NFL.com (Cynthia Frelund) - Trevon Diggs, CB, Alabama

I am sure I will hear from Eagles fans who desperately want a wide receiver here, but Diggs’ size and versatility at the corner position create more wins for 2020. His 42.3 completion percentage allowed in coverage in 2019 was the second-lowest in a pass-happy SEC (according to Pro Football Focus).

The Draft Network (Carter Donnick) - Xavier McKinney, S, Alabama

The Eagles have massive holes in the secondary and McKinney can essentially fill any of them. Extremely versatile, his “swiss-army knife” type of game makes him an asset in nearly all facets.

PhillyVoice (Jimmy Kempski) - A.J. Epenesa, DE, Iowa

We’ll call this version the one where all the receivers worth taking in the first round are gone, and Epenesa is the kind of guy who you know they’ll like. To begin, he’s a DE, and the Eagles like those, seeing as they’ve drafted at least one of them in each of the last 9 drafts. But also, Epenesa was very productive in college, registering 22 sacks, 8 forced fumbles, 6 batted passes, and 30.5 tackles for loss the last two seasons. He managed 11.5 sacks in 2019, despite being the focus of the opposing offense’s attention. While I believe that the Eagles will shy away from college production players at some positions after some failed picks, like Donnel Pumphrey, for example, they still believe that players who get sacks in college get sacks in the NFL. Epenesa has great size and power, who wins with hand fighting and bull rushes, and who finishes at the quarterback whose those opportunities present themselves. As expected, Epenesa didn’t wow anyone during his Combine workouts, running a 5.04 40. However, you can see that he does have some explosiveness when the pads go on. The Eagles have their starters in the aging Brandon Graham, and Derek Barnett. They also have a slew of guys after them in Josh Sweat, Genard Avery, Shareef Miller, Joe Ostman, and Daeshon Hall, none of whom would prevent me from taking a worthwhile DE with some inside versatility. Anything other than wide receiver in the first round will no doubt disappoint a large number of Eagles fans, which is understandable, but I can absolutely see them going defensive line if the cost to trade up is too prohibitive and the value of the available players at 21 just isn’t there.

Pro Football Focus (Austin Gayle) - Jordan Elliott, DT, Missouri

Interior defensive line isn’t a pressing need for the Eagles this offseason, but Elliott is a player the team should want if he falls to No. 21 in April’s draft. The 6-foot-4, 315-pound Missouri product led all qualifying interior defensive linemen in overall grade (91.1) this past season. His first step and hand technique are among the best in the class. He wins in one-on-one situations at the line of scrimmage with great consistency and should offer value as an interior pass-rusher early in his NFL career.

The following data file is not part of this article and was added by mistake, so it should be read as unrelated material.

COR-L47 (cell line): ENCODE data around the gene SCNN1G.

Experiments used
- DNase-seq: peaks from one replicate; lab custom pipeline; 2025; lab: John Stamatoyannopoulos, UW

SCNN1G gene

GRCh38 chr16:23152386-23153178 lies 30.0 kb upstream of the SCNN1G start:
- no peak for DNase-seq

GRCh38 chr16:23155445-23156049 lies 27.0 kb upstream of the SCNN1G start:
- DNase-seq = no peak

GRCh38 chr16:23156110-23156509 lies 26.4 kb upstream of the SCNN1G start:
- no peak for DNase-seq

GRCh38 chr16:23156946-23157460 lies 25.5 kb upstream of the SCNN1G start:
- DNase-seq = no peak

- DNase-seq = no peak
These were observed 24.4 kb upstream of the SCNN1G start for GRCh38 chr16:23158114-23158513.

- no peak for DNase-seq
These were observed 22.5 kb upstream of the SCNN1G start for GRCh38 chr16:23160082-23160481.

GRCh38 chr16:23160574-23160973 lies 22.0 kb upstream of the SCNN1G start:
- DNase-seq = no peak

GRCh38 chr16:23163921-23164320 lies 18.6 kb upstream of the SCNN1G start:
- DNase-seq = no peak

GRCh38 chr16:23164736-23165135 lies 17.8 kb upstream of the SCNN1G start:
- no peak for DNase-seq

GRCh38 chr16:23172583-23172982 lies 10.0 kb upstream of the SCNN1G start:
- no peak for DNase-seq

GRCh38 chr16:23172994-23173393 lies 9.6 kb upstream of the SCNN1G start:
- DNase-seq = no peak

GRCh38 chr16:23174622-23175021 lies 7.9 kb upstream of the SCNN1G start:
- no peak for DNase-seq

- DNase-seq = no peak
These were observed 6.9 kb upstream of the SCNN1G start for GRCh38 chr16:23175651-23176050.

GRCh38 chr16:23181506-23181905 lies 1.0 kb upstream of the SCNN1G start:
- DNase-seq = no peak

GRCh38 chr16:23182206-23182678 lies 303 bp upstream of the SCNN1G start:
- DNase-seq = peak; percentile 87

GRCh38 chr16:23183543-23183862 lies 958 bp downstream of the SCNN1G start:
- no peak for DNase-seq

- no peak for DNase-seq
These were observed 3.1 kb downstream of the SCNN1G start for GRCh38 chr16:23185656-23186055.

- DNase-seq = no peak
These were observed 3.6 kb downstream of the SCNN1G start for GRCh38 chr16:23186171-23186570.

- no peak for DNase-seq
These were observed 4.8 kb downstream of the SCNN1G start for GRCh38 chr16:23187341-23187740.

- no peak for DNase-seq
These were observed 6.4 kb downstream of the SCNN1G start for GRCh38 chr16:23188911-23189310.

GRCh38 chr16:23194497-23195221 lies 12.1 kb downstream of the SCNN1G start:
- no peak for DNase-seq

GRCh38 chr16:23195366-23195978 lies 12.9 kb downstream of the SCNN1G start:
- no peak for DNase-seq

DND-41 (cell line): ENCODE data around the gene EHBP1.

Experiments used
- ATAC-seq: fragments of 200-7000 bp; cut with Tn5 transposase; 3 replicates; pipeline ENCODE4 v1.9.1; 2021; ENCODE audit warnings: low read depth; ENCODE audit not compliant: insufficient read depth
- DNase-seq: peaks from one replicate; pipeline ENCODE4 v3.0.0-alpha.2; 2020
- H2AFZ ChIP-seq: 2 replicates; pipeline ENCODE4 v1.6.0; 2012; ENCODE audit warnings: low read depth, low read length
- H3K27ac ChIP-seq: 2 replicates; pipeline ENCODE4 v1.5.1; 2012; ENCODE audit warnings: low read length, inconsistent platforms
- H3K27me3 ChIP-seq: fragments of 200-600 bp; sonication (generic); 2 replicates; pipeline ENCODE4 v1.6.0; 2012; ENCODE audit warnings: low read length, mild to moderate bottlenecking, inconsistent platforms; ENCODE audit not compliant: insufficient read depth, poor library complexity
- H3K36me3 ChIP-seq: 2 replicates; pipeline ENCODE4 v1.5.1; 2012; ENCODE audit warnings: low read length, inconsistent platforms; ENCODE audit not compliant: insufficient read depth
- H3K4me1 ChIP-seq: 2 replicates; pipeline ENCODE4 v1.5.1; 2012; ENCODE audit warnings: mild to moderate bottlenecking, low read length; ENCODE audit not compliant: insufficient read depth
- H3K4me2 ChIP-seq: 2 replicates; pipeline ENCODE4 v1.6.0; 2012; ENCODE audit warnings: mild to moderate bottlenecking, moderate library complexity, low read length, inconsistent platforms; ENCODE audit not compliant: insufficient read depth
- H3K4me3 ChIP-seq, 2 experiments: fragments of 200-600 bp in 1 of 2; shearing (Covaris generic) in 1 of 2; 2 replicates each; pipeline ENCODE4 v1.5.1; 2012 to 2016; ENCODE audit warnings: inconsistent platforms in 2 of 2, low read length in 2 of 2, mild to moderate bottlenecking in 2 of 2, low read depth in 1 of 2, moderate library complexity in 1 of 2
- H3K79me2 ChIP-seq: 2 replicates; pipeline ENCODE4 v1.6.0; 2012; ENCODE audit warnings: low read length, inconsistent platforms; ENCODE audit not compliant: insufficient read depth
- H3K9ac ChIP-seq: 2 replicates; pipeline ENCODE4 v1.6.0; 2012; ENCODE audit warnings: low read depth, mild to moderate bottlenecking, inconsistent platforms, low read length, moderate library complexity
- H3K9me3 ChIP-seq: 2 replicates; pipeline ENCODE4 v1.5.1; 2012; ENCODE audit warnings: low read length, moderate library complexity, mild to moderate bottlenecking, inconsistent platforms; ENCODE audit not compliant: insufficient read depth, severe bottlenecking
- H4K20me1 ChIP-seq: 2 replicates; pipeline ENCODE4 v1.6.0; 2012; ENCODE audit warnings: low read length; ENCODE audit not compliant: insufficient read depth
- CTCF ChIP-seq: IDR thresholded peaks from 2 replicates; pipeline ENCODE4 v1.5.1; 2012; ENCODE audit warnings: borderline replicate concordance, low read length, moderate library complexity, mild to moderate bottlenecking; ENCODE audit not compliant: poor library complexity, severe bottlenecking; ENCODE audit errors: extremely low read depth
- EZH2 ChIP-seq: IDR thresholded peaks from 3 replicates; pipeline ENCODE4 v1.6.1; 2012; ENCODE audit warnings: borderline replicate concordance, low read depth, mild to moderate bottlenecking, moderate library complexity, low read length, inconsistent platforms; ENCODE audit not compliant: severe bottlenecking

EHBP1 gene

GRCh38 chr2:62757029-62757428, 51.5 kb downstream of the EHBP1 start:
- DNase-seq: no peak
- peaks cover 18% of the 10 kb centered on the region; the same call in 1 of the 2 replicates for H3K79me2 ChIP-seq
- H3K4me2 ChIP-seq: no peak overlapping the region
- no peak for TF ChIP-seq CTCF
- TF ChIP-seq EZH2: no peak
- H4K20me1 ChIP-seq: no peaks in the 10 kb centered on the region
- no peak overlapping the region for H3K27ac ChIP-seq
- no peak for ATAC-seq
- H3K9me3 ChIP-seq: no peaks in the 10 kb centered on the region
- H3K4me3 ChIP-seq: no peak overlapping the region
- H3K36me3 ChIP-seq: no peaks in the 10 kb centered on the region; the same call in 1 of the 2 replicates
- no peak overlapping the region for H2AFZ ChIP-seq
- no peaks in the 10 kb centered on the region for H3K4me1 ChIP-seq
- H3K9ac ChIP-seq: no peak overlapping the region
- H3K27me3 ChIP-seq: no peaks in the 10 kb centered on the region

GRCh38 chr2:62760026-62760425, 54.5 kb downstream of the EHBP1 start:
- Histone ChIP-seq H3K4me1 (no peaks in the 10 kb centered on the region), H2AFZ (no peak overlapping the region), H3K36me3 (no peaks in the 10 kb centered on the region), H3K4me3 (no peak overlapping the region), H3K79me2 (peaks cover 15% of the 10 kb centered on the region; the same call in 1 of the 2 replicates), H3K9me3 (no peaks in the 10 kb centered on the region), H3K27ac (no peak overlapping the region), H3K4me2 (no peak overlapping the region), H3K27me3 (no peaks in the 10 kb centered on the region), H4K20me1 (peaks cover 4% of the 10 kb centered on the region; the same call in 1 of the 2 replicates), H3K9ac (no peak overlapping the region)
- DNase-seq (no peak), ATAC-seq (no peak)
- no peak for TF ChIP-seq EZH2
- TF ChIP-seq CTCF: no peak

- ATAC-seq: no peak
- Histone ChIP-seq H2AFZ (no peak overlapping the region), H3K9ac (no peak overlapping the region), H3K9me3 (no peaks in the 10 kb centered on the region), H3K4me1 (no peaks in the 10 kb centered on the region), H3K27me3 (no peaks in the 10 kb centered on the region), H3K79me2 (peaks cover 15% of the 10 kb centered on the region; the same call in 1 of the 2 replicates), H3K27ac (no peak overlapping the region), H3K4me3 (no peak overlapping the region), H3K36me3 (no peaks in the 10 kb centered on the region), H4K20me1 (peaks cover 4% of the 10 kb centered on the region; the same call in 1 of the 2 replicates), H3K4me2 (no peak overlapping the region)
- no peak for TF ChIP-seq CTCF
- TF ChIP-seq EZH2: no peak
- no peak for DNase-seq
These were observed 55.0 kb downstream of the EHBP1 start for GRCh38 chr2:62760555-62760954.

SUMMARY

WR Justin Jefferson - 11
WR Henry Ruggs III - 10
WR Denzel Mims - 3
WR Brandon Aiyuk - 3
CB Kristian Fulton - 3
WR Jalen Reagor - 2
WR Tee Higgins - 2
WR Laviska Shenault - 1
WR CeeDee Lamb - 1
CB C.J. Henderson - 1
CB Jaylon Johnson - 1
CB Trevon Diggs - 1
S Xavier McKinney - 1
DE A.J. Epenesa - 1
DT Jordan Elliott - 1

WR - 36
CB - 6
S - 1
DE - 1
DT - 1

Offense - 36
Defense - 9

THOUGHTS

  • Jefferson to the Eagles at No. 21 is really gaining steam. He was only projected to Philly once in our last roundup. Jefferson is a pick I can realistically envision happening. The Eagles have clearly struggled to draft and develop receivers during the Howie Roseman era. With that in mind, they might want to bet on the receiver profile that seems unlikely to bust. Jefferson checks a number of boxes; he tested well at the NFL Combine, he was very productive for a national champion, he only turned 21 earlier this year, he has the versatility to play inside and outside ... need I say more? Jefferson isn’t the pure burner the Eagles must acquire this offseason but they can sign a free agent (Breshad Perriman?) to help in that regard. In addition to speed, the Eagles need to add some receivers who are actually good. Jefferson seems like a safe bet in that regard. He’ll be able to regularly get open and be a security blanket for Carson Wentz, not unlike Zach Ertz.
  • The common sentiment is that there’s no chance Ruggs will make it No. 21. I know I wouldn’t bet on him being there. With that said, there continue to be a number of mock scenarios that DO have Ruggs falling to Philly. So, again, maybe it’s not so impossible? The trade up to No. 18 to get ahead of Las Vegas and Jacksonville is probably the highest I can see the Eagles moving up to try to acquire Ruggs.
  • There’s been a lot of buzz recently about Mims, who’s previously been thought of as a Day 2 guy, going in the first round. The Baylor product has had a really good pre-draft process.
  • Glad to see Higgins to the Eagles isn’t as popular as it previously was. I’m even more out on him after his decision to skip the 40 at the NFL Combine. There were questions about his speed coming into Indy and he decided to rest because he had a long season having played into the national championship. Funny, because Jefferson didn’t need to rest despite playing just as long. I look at Higgins’ decision not to run as he’s got something to hide.
  • Thanks to our Tennessee Titans fan friends who have Lamb falling to the Eagles. A dream come true.
  • The cornerback and safety picks for the Eagles will only die down after the team makes some signings at those positions in free agency.
  • Who do you want the Eagles to select?